There is a light at the end of the tunnel, there is an agreement within our reach put on the table through the ideas of President Clinton at Camp David, and it’s up to Chairman Arafat to make up his mind and to choose whether he wants to have an agreement. We can have it. It might take few weeks to formalize a framework agreement and maybe a few months at most to detail it to the last letter.
But if he chooses under these circumstances to go to violence, it means that somehow on a most profound level, he prefers confrontation than peace, and he has to bear the responsibility for it in the minds of honest people all around the world.
MR. RUSSERT: Finally, if Mr. Arafat is not able to stop the violence or is not willing to try to stop the violence, are you prepared that a war could spread to Lebanon, Syria, even Iraq?
PRIME MIN. BARAK: I prefer not to use this word, not to create a kind of self-fulfilling prophecy about a major war in the Middle East. We are determined to defend Israel. We really have left no stone unturned on the way to peace, but if we find that we will have to fight, we aa courageous people, and we are a small and a strong people, and if we have to struggle, we will struggle.
I still hope that a way out will be found, but we will be there, whether for stretching our arms for peace or to stand firm in the struggle, and I believe that we’ll prevail and that peace will come if we know how to insist of the very right of a Jewish democratic open society to blossom in the Middle East. Unlike North America — you are lucky to be in North America — and unlike Western Europe, we are living in a very tough neighborhood where there is no mercy for the weak, no second opportunity for those who cannot defend themselves, and we are suggesting peace, but we are strong enough to stand whatever challenge we will have to face.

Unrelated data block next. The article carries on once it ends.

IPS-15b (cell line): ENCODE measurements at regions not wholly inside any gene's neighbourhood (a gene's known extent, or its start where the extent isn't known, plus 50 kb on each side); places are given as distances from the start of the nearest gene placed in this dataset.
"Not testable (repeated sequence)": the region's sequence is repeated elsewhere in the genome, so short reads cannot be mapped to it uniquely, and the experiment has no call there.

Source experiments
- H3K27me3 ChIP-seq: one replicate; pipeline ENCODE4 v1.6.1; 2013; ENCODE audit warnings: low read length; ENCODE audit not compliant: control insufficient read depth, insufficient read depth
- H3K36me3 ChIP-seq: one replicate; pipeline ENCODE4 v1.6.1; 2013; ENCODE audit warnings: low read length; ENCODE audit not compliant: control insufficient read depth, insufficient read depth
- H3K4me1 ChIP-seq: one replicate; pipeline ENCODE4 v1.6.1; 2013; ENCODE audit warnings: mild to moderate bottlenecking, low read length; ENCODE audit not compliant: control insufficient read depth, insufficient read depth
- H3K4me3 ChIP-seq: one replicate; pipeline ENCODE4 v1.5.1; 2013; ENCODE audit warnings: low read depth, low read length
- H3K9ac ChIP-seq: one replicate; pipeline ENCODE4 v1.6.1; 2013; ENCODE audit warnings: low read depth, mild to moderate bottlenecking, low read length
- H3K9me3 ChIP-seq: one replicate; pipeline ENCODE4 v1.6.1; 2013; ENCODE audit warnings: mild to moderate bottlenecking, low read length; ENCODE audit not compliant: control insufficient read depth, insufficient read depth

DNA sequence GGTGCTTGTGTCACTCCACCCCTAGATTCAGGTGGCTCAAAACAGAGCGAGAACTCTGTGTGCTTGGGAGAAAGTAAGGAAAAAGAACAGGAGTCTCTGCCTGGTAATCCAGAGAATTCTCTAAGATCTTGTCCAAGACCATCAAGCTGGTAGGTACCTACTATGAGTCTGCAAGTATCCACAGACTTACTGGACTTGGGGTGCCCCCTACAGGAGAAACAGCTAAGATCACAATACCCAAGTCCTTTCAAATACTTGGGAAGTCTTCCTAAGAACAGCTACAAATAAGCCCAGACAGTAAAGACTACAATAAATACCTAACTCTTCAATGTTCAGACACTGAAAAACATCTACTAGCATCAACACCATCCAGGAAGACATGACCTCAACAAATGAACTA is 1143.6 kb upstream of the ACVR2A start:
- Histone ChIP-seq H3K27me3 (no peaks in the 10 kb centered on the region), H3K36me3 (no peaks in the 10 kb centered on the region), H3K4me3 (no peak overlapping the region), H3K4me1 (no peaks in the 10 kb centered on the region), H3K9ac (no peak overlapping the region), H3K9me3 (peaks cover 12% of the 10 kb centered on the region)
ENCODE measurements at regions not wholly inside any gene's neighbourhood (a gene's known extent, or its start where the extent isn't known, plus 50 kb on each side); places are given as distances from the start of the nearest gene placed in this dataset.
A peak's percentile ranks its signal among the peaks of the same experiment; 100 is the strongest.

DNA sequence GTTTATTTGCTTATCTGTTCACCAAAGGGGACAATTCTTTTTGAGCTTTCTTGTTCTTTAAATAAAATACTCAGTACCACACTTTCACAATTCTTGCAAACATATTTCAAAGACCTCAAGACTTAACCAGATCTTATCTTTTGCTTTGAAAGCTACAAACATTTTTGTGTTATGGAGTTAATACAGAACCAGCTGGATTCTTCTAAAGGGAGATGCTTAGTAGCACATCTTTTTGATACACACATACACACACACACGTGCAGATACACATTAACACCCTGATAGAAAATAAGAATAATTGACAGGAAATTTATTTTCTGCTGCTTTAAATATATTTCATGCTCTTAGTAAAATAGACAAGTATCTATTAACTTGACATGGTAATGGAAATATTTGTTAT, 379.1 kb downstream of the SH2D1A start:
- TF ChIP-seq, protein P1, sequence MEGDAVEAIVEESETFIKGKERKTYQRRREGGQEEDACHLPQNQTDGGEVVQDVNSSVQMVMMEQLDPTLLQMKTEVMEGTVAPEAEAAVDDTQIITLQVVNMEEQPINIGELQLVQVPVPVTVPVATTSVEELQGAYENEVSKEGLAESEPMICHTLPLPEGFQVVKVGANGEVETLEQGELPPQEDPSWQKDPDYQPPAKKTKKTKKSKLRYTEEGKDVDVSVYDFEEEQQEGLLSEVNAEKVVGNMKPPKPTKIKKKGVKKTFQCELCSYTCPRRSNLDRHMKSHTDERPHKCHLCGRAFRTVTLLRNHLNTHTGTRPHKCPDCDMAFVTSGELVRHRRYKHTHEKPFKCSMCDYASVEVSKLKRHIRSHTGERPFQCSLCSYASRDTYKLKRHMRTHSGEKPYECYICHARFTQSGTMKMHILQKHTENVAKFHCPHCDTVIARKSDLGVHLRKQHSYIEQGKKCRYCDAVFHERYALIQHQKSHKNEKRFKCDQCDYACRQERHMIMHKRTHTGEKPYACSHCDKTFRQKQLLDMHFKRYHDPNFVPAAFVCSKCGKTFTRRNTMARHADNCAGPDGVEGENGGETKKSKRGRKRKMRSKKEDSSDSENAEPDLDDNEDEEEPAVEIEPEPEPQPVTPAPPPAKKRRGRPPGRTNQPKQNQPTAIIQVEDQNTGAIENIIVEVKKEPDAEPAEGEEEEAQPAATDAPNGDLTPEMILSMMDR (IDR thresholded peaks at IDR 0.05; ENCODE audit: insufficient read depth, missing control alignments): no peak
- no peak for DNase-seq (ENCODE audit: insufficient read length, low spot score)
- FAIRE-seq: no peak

MR. RUSSERT: Mr. Arafat’s deadline is when?
PRIME MIN. BARAK: I don’t know. I cannot penetrate his soul. His deadline is kind of moving gradually. It was 13 of September. It’s now 15 of November. It might be the first of January, but it’s clear that we have a few weeks, not years, to kind of recycle the whole process.
MR. RUSSERT: Now, his deadline to stop the violence is when? When are the 48 hours up?
PRIME MIN. BARAK: Oh, I thought you mean the unilateral declaration of independence, which I think should not be allowed to happen. But I believe that if within the next two days we will not see real cards on the ground, I will have no choice but to interpret it as a deliberate decision by Mr. Arafat to put an end to the negotiation and go toward conflict, and we will know to read the signals.
MR. RUSSERT: Prime Minister Ehud Barak, we thank you very much for joining us this morning.
|Outbreak of Violence in Jerusalem and the Territories – Sept/Oct 2000|